Like many Americans, you may be counting on Social Security retirement benefits to fund your retirement years. If your benefits are a direct result of your spouse, not you, paying into Social Security, you may be worried about those benefits if you are contemplating a divorce. A Murfreesboro divorce attorney at Bennett, Michael & Hornsby explains what happens to your Social Security retirement benefits if you get divorced.
Social Security Retirement Basics
Throughout your working years you accumulate credits based on your earnings. The Social Security Administration keeps track of your earnings throughout your lifetime. In 2021, you get one credit for every $1,470 you earn, up to a limit of four credits per year. The amount you need to earn to acquire a credit increases slightly each year. Once a credit is earned it remains on your record forever. If you were born after 1929, you need 40 credits to receive Social Security retirement benefits. Consequently, you must work a combined total of 10 years over the course of your lifetime to be eligible for Social Security retirement benefits. You do not have to work 40 consecutive quarters – you just need to have a total of ten years, or 40 quarters, worth of work history to be eligible for benefits. You may also qualify for benefits based on your spouse’s work history.
Social Security Benefits and Divorce
If you decide to divorce, benefits you receive or plan to receive that are based on your work history will not be impacted. You will receive the benefit amount to which you are entitled based on your work history and the age at which you retire. If, however, you are receiving or plan to receive retirement benefits based on your spouse’s work history and you get divorced, you will only be eligible for those benefits after the divorce if all of the following apply:
- Your ex-spouse is entitled to receive Social Security benefits.
- You are 62 years old or older.
- You are unmarried.
- You were married to your ex-spouse for at least ten years.
- The amount you would be entitled to based on your own work history does not exceed the amount you would be entitled to based on your (now ex) spouse’s work history.
In addition, you will need to be divorced for at least two years before you can apply for benefits; however, your ex-spouse need not apply for benefits first.
How Much Will I Receive in Social Security Retirement Benefits?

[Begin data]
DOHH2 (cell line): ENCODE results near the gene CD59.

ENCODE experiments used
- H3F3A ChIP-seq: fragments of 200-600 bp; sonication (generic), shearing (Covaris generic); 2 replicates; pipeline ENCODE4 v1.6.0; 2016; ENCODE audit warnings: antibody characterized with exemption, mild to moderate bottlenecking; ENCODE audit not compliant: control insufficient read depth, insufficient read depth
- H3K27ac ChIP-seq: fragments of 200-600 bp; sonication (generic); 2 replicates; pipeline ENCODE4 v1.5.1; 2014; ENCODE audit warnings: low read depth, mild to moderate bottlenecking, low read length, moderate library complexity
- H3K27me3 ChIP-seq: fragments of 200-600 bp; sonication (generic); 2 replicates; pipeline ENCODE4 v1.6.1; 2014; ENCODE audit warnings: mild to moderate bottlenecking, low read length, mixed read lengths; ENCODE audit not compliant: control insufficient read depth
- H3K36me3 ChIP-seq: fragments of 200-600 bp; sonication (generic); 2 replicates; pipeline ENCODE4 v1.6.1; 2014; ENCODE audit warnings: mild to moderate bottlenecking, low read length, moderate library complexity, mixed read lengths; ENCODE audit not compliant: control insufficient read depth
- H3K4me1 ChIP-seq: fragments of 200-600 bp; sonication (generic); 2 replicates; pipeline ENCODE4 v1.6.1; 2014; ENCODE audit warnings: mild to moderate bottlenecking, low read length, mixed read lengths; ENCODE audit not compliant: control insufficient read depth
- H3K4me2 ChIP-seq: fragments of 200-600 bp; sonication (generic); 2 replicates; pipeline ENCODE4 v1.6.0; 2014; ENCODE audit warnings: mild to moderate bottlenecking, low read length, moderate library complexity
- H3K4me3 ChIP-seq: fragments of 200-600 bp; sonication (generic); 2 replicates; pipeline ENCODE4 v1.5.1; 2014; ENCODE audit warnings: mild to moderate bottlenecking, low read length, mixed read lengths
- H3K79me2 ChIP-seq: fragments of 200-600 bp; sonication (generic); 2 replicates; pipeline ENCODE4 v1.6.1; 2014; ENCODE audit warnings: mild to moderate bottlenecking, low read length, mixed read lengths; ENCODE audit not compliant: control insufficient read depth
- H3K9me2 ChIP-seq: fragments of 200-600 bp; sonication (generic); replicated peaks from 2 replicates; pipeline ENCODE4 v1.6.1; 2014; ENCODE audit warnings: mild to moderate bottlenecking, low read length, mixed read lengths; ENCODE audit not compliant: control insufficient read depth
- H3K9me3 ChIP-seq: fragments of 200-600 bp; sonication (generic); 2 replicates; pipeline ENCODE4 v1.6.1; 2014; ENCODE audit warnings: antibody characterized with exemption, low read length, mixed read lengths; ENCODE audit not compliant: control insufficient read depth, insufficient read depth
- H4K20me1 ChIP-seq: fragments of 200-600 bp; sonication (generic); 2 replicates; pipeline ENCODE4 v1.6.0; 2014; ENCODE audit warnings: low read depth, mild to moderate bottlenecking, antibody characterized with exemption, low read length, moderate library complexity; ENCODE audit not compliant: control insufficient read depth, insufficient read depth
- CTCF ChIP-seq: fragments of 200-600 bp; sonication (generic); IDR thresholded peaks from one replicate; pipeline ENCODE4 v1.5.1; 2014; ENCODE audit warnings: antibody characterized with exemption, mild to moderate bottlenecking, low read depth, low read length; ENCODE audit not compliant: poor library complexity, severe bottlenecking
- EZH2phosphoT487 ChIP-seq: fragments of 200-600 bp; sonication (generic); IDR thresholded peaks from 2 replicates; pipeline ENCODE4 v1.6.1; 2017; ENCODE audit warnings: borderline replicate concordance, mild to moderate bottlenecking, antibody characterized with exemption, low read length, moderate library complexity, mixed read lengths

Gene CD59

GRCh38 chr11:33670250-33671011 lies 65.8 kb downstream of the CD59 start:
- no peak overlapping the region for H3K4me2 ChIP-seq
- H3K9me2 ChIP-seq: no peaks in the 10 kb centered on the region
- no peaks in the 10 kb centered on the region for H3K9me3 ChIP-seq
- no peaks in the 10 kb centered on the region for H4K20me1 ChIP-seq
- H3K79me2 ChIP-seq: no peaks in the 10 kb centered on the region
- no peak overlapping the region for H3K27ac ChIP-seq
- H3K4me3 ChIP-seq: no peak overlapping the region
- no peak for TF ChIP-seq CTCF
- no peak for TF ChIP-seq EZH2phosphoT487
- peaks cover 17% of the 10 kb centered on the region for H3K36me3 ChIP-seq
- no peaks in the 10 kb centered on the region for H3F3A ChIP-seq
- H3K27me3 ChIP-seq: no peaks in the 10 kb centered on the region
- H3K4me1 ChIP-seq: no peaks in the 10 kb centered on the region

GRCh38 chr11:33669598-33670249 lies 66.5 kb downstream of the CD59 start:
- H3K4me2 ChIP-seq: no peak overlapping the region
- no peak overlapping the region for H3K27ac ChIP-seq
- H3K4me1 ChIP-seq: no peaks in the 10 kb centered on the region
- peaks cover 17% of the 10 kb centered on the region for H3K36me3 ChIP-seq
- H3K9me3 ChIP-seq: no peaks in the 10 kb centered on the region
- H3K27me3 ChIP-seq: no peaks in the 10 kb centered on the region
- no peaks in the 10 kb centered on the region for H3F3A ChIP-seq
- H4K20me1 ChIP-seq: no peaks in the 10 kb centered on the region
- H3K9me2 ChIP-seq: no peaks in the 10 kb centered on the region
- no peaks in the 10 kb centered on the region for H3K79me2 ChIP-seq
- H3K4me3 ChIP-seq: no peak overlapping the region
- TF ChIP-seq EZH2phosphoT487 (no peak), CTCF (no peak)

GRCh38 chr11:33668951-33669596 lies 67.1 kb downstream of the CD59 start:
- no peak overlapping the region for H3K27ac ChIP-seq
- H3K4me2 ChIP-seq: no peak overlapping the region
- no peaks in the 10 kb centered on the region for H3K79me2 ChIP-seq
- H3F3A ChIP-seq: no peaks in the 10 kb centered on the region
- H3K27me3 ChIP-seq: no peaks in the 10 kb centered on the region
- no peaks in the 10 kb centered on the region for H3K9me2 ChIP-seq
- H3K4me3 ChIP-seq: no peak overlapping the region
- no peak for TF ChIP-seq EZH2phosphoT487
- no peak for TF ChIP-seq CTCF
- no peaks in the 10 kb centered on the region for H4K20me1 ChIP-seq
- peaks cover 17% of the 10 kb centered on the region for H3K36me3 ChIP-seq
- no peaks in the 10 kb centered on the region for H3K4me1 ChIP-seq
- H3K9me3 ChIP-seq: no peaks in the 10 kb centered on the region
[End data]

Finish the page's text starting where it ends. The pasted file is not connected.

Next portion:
Your Social Security retirement benefit amount will be based on both your work history and that of your ex-spouse. You are entitled to receive either 100 percent of the benefits based on your own work history or 50 percent of the benefits based on your ex-spouse’s work history, whichever is greater. For example, if your own work history only entitles you to $700 per month and your ex-spouse is entitled to $2000 per month based on his/her work history, you would be entitled to $1000 (half of your ex-spouse’s monthly benefit). Your benefits do not impact how much your ex-spouse receives.
You can get an idea of how much you will receive in Social Security retirement benefits by using the retirement benefits estimator tool on the Social Security Administration’s website.
Social Security Disability Insurance (SSDI) Benefits
If you become disabled after the divorce, but prior to retirement age, you may qualify for Social Security Disability Insurance (SSDI). Just like with Social Security retirement benefits, your divorce will not affect your eligibility to receive SSDI benefits if they are based on your own work history. If your ex-spouse becomes eligible for disability insurance benefits after your divorce you may also qualify for benefits if:
- You are unmarried,
- You are at least 62-years old and were married to your former spouse for at least ten years; or
- You are caring for your ex-spouse’s child under 16 or a disabled child who qualifies for disability benefits under your ex’s work record. The child must be your natural or legally adopted child as well.
Contact a Murfreesboro Divorce Attorney
If you have additional questions about Social Security benefits and divorce, consult with an experienced Murfreesboro divorce attorney. Contact the team at Bennett, Michael & Hornsby as soon as possible by calling 615-898-1560 to schedule your free appointment.